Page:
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What to do in Osaka: Kishiwada Danjiri Festival and the charms of an old castle town!

What to do in Osaka: Kishiwada Danjiri Festival and the charms of an old castle town!

Date published: 22 July 2019
Last updated: 23 July 2019

The Osaka Kishiwada Danjiri Matsuri (Cart Pulling Festival) is a magnificent spectacle. It’s held over two days every September on the weekend before Respect for the Aged Day (third Monday of the month). The Saturday (two days before) is called yomiya and Sunday (the day before) is called motomiya. More than 400,000 people visit every year and it’s something the locals look forward to every year. Today we’re visiting Kishiwada, the town where the event it held, to find out a bit more about its universal charm and appeal.

The Kishiwada Danjiri Festival means fall is on its way to Osaka Bay

Dashi (floats) are used at festivals all over the country, and the danjiri (festival carts) used around the Kinki region are also called dashi. It’s said there are as many as 500 floats in use for local festivals in Nara, Wakayama prefecture and the Kinki region, mainly around the Osaka Bay coastline and Awaji Island. According to local researchers in Osaka, these floats fall into 10 different categories, depending on their structure and shape and the background to their construction.These include the Kishiwada style, Osaka style, Kobe style and so on.

The floats are accompanied by people playing musical instruments, such as taiko drums, gongs or flutes. Danjiri floats have a similar musical accompaniment. They are pulled along by hand.

Danjiri floats are also used at the Tenjin Festival at Osaka Tenmangu, but the most famous danjiri festival is in the castle town of Kishiwada in southern Osaka.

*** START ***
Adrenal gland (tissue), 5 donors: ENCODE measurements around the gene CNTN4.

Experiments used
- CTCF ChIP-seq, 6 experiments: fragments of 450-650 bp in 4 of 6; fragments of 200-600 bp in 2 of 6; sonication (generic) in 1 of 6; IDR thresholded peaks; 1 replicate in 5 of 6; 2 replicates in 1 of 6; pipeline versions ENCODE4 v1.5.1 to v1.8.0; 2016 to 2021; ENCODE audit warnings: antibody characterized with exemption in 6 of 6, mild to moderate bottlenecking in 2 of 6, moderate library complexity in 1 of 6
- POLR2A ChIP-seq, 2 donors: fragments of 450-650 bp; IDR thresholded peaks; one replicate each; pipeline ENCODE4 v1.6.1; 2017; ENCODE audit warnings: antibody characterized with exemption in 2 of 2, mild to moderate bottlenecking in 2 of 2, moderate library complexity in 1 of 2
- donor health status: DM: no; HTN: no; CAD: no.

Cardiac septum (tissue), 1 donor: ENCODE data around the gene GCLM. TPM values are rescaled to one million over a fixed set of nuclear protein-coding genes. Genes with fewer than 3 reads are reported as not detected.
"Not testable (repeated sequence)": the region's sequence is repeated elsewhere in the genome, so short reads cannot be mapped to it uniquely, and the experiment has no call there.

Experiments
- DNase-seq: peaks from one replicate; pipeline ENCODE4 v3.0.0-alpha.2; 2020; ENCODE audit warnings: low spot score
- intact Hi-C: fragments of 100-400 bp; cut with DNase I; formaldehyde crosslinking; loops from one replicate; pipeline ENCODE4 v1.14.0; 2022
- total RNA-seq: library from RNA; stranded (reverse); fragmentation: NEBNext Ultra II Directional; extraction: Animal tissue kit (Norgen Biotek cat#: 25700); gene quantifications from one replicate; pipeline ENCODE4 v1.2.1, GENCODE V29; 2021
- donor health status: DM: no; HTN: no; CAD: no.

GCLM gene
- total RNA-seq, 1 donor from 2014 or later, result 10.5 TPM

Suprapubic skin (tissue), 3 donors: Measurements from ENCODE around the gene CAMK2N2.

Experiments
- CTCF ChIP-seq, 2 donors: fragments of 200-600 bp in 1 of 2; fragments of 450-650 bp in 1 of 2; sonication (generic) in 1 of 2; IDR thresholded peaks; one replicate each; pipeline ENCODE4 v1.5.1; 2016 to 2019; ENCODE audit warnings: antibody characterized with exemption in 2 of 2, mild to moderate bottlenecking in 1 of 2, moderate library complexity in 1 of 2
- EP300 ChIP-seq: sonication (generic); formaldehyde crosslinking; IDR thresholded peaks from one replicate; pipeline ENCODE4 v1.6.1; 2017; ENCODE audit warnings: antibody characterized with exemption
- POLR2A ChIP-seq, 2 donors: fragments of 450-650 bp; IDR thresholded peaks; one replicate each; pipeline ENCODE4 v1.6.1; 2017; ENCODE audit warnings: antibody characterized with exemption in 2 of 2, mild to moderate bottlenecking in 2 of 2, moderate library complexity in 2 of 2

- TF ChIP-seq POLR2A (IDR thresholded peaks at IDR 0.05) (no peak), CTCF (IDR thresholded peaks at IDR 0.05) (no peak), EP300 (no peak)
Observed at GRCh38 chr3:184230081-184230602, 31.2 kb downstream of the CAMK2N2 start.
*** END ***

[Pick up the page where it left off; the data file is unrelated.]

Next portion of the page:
One of the features of the Kishiwada Festival is the yarimawashi (right angle turns) performed by the floats. There’s plenty of video footage available online if you’re interested in seeing what it’s all about.

A Kishiwada-style danjiri weighs about 4 tons and is 4m high. It’s made of Japanese zelkova wood.

Yarimawashi are the sharp right angle turns made by the danjiri when they come to a corner or intersection on the castle town roads. The float accelerates as it approaches the turn and then changes direction sharply. Seeing these daring maneuvers is one of the highlights of the festival!

The tsunamoto is the name of the group of men at the front of the float who pull the ropes. The rudder at the back which steers the float is called the ushiroteko; the levers at the wheels in the front are used for turning and are called maetoko. The daikugata (carpenter) dances around on the top of the float and shout out directions and instructions. Each float might have a team of over 200 people, each with a set role to play in this display of skill and courage.

The woodwork structure of the float is adorned with ornate carvings, especially at the front, down the left and right hand side and beneath the small roof that looks out at the back. The carvings depict famous scenes from history, such as the Genpei War or the Battle of Nanba. Different areas of the city are proudly represented by their own float, with 22 participating communities in total.

The danjiri have an exhilarating musical accompaniment, consisting of large and small drums, gongs and Japanese flutes. The rhythm changes regularly along the way - kizami, hikidashi, namiashi - with the voices of the participants adding to the general noise as the float is pulled along.

I was born in Gokenyamachi, right in the heart of the traditional Kishiwada Danjiri Festival region, so I grew up with danjiri. In 2010 I was one of the people pulling the Gokenyamachi danjiri.

The climax of the two day festival is miya-iri (the journey to Kishiki Shrine). Fifteen danjiri are pulled one by one up Konakara-saka (slope) which leads to Kishiwada Castle.They have to get to the top in one go. This is where you’ll see the first yarimawashi.

It’s a thrilling sight for the spectators but hazardous for the participants because even the slightest mistake can lead to injury or an accident. The floats are susceptible to sudden unforeseen or unexpected movements and can end up crashing into a house or a telegraph pole, or even overturn. For this reason, the areas around the street corners are closed off and restricted. Spectators aren’t allowed to stand on ladders or stools to watch or to open an umbrella if it’s raining.